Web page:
Last year news broke that the Royal family were establishing a vineyard in Windsor Great Park, which was for many centuries the private hunting ground of Windsor Castle. More than 16,000 vines were planted and the grapes grown are Chardonnay, Pinot Meunier and Pinot Noir, in order to make Sparkling Wine. The first vintage should be next year, 2013.
However this is not the first time that Windsor has produced grapes for the Royal family – Richard II (1367 – 1400) had a vineyard at the little park at Windsor and the wine was consumed at the King’s table and even sold. This was still in use in Edward IV’s reign (1537 – 1553). The vineyard was sold off during Oliver Cromwell’s time to a Colonel Whichcote and when King Charles II was restored to the throne he decided to build was what to be known as Burford House over it in 1678.
The Kings and Queens of England had vineyards in the southern counties of England and the Domesday Book recorded 46 vineyards in 1086 lying below a line from Ely (Cambridgeshire) to Gloucestershire.
Since the Book covers all of England up to the river Tees (north of Yorkshire), there is therefore reason to think that there weren’t many vineyards north of that line. There was even a vineyard at the medieval Tower of London, planted by King Henry III (1216 – 1272).
The English historian William of Malmesbury (1095 / 96 – 1143) asserts that the Vale of Gloucester produced, in the 12th century, wine as good as many of the provinces of France:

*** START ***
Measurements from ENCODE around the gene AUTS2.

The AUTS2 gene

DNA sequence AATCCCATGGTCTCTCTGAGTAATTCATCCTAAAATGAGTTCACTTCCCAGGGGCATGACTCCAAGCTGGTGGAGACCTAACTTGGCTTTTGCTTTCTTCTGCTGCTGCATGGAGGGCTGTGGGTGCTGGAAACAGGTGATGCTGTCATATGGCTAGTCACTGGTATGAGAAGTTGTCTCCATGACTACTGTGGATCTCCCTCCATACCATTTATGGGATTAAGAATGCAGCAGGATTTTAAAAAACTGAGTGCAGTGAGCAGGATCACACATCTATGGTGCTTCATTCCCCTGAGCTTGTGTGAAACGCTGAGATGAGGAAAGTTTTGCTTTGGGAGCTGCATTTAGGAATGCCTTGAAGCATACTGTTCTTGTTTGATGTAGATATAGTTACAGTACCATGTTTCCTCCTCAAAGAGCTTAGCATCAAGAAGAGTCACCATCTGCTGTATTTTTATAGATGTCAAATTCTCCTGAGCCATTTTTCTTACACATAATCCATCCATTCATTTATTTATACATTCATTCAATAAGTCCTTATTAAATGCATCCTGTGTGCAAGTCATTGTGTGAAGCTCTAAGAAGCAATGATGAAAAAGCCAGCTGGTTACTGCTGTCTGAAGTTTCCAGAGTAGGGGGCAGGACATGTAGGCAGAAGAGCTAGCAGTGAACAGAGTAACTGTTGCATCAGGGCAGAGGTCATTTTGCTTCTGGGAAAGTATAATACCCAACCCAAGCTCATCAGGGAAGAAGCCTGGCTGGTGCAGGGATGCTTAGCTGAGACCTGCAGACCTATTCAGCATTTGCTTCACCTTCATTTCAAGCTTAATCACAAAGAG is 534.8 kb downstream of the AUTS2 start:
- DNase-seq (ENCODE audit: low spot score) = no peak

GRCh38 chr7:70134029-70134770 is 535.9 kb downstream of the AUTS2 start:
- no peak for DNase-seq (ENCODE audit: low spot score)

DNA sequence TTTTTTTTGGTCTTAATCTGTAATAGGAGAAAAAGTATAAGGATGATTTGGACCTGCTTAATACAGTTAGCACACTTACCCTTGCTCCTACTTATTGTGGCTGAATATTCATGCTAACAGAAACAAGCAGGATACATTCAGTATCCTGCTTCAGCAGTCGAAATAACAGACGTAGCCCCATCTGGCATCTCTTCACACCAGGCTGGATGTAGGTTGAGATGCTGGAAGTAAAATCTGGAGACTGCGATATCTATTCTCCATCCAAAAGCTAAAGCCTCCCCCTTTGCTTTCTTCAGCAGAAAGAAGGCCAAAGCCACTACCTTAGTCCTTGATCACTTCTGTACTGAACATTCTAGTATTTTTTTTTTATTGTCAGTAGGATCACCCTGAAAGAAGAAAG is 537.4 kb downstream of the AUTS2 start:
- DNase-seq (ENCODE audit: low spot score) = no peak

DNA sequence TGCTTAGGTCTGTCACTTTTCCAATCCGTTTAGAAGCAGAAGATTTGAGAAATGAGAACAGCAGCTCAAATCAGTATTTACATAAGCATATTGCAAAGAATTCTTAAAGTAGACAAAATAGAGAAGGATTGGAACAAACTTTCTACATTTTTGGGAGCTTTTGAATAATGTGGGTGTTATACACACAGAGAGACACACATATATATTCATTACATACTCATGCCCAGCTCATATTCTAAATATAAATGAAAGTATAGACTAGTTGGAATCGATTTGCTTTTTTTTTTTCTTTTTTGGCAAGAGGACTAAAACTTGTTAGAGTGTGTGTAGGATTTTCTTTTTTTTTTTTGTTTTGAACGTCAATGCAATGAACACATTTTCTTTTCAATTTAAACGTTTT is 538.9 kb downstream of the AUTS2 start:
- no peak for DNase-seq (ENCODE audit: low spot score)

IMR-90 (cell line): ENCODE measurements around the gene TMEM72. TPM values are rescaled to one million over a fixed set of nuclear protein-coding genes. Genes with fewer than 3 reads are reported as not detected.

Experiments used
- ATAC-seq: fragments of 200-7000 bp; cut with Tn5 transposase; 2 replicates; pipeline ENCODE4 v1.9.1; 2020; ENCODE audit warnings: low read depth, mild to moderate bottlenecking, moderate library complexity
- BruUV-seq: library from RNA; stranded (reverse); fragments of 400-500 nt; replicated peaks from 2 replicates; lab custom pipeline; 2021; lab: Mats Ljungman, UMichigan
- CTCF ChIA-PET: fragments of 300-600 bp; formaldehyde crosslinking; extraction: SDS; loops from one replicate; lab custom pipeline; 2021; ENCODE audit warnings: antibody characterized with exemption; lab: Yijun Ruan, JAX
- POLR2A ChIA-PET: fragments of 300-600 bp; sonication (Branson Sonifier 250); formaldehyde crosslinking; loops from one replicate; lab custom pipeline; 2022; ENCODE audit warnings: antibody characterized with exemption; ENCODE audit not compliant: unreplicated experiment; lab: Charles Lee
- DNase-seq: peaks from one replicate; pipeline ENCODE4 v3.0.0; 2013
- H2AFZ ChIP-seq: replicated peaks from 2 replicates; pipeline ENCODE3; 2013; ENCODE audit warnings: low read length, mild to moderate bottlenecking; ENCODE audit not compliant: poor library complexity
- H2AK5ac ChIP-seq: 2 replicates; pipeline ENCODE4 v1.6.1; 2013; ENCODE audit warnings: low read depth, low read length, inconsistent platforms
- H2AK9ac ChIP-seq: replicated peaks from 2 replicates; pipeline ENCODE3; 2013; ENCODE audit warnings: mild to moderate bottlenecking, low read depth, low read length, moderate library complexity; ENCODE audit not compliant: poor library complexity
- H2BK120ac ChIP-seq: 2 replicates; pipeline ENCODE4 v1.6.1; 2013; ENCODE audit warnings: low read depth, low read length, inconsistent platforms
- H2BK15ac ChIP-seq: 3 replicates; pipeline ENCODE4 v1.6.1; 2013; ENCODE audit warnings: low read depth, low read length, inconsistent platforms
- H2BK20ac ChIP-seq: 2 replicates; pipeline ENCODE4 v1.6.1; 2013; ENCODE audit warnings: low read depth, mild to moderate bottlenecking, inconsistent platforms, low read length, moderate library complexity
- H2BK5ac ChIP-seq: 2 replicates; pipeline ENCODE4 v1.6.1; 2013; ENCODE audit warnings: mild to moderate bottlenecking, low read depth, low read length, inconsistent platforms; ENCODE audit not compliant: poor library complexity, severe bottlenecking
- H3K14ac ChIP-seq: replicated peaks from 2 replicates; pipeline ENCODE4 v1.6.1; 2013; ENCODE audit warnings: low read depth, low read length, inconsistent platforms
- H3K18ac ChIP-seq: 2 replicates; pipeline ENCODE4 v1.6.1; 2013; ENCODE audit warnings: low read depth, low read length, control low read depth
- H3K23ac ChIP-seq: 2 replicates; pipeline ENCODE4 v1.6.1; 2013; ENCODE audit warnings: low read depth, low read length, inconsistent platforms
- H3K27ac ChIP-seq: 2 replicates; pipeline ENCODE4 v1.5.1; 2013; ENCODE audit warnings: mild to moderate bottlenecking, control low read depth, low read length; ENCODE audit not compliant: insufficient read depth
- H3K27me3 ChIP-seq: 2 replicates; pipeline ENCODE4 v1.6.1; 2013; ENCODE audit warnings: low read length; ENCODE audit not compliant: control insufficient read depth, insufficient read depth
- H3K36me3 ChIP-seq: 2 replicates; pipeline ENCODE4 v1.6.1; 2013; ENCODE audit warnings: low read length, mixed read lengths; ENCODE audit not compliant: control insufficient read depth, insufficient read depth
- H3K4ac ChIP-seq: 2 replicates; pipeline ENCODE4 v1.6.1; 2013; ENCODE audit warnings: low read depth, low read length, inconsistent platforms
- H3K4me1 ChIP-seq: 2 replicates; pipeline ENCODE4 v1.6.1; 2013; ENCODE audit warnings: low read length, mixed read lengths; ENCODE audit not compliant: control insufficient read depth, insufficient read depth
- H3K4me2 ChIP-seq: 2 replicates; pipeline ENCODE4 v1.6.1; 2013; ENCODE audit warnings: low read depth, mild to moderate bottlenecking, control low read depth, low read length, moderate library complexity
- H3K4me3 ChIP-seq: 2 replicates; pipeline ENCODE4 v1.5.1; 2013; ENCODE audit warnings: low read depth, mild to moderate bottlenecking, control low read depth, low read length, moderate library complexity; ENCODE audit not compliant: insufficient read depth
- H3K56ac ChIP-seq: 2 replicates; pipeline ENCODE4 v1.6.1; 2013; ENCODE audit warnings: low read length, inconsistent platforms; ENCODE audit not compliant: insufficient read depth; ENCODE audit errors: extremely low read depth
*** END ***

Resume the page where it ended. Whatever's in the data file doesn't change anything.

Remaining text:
“There is no province in England hath so many, or such good vineyards, as this country, either for fertility or sweetness of the grape; the wine whereof carrieth no unpleasant tartness, being not much inferior to French in sweetness”.
By the time King Henry VIII ascended the throne there were 139 sizeable vineyards in England and Wales – 11 of them owned by the Crown, 67 by noble families and 52 by the church. There was a vineyard at Thornbury Castle (South Gloucestershire), built by Edward Stafford, the third Duke of Buckingham in 1510.
King Henry VIII and his second wife, Anne Boleyn, stayed here, and Princess Mary, later Queen Mary I, also lived there for several years. The vineyard within the castle walls still produces wine! Even the old caste at Gloucester itself, built by William II – and one time residence of Kings Henry I and II – had vineyards. (They were the sons and grandson of William the Conqueror). Gloucester Castle is now long gone and its remains lie under the present day prison.
It’s thought that the cold periods during the ‘Little Ice Age’ heralded the end of grape growing in England. Frost Fairs were common on the River Thames during these cold periods – the last Frost Fair to be held in London was in 1814, lasting for 4 days, and an elephant was actually led across the river below Blackfriars Bridge as part of the festivities.
The first recorded Frost Fair was in 1608 although the Thames had frozen over several times before that. In 1536 King Henry VIII is said to have travelled all the way from central London to Greenwich by sleigh along the river and in 1564 Queen Elizabeth I took walks on the ice during the winter.
When the writer James Brome visited Gloucestershire in 1700, he found a changed scene: “The very lanes and hedges being well-lined with apple and pear trees and the vales which in William of Malmesbury’s time were filled with vineyards, are now turned into orchards.”
It’s strange to think that those very orchards are now slowly being returned to vines once more – and that Royalty are once again planting vineyards!